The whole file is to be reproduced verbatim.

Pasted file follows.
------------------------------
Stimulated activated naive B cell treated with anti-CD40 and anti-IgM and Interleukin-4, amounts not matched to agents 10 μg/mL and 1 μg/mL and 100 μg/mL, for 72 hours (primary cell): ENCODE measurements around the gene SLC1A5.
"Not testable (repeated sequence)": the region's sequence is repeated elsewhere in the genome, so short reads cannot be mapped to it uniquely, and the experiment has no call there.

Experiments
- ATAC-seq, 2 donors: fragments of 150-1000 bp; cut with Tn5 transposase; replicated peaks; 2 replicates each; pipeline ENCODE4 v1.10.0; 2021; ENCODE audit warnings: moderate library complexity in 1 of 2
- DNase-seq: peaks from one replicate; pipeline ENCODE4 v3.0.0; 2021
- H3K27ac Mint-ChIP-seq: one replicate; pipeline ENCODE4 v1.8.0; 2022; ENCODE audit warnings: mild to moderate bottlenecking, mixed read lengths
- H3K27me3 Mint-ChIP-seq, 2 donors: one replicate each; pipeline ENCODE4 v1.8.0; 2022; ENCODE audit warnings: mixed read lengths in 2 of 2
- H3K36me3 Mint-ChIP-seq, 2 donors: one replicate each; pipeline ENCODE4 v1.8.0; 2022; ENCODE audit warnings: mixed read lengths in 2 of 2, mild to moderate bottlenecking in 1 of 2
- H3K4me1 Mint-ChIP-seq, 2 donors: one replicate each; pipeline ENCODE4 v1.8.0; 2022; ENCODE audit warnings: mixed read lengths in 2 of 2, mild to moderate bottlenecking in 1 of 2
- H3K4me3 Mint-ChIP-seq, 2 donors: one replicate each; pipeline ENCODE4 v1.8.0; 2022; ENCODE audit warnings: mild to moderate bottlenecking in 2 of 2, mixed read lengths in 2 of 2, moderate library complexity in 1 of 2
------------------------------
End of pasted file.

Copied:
Stimulated activated naive B cell treated with anti-CD40 and anti-IgM and Interleukin-4, amounts not matched to agents 10 μg/mL and 1 μg/mL and 100 μg/mL, for 72 hours (primary cell): ENCODE measurements around the gene SLC1A5.
"Not testable (repeated sequence)": the region's sequence is repeated elsewhere in the genome, so short reads cannot be mapped to it uniquely, and the experiment has no call there.

Experiments
- ATAC-seq, 2 donors: fragments of 150-1000 bp; cut with Tn5 transposase; replicated peaks; 2 replicates each; pipeline ENCODE4 v1.10.0; 2021; ENCODE audit warnings: moderate library complexity in 1 of 2
- DNase-seq: peaks from one replicate; pipeline ENCODE4 v3.0.0; 2021
- H3K27ac Mint-ChIP-seq: one replicate; pipeline ENCODE4 v1.8.0; 2022; ENCODE audit warnings: mild to moderate bottlenecking, mixed read lengths
- H3K27me3 Mint-ChIP-seq, 2 donors: one replicate each; pipeline ENCODE4 v1.8.0; 2022; ENCODE audit warnings: mixed read lengths in 2 of 2
- H3K36me3 Mint-ChIP-seq, 2 donors: one replicate each; pipeline ENCODE4 v1.8.0; 2022; ENCODE audit warnings: mixed read lengths in 2 of 2, mild to moderate bottlenecking in 1 of 2
- H3K4me1 Mint-ChIP-seq, 2 donors: one replicate each; pipeline ENCODE4 v1.8.0; 2022; ENCODE audit warnings: mixed read lengths in 2 of 2, mild to moderate bottlenecking in 1 of 2
- H3K4me3 Mint-ChIP-seq, 2 donors: one replicate each; pipeline ENCODE4 v1.8.0; 2022; ENCODE audit warnings: mild to moderate bottlenecking in 2 of 2, mixed read lengths in 2 of 2, moderate library complexity in 1 of 2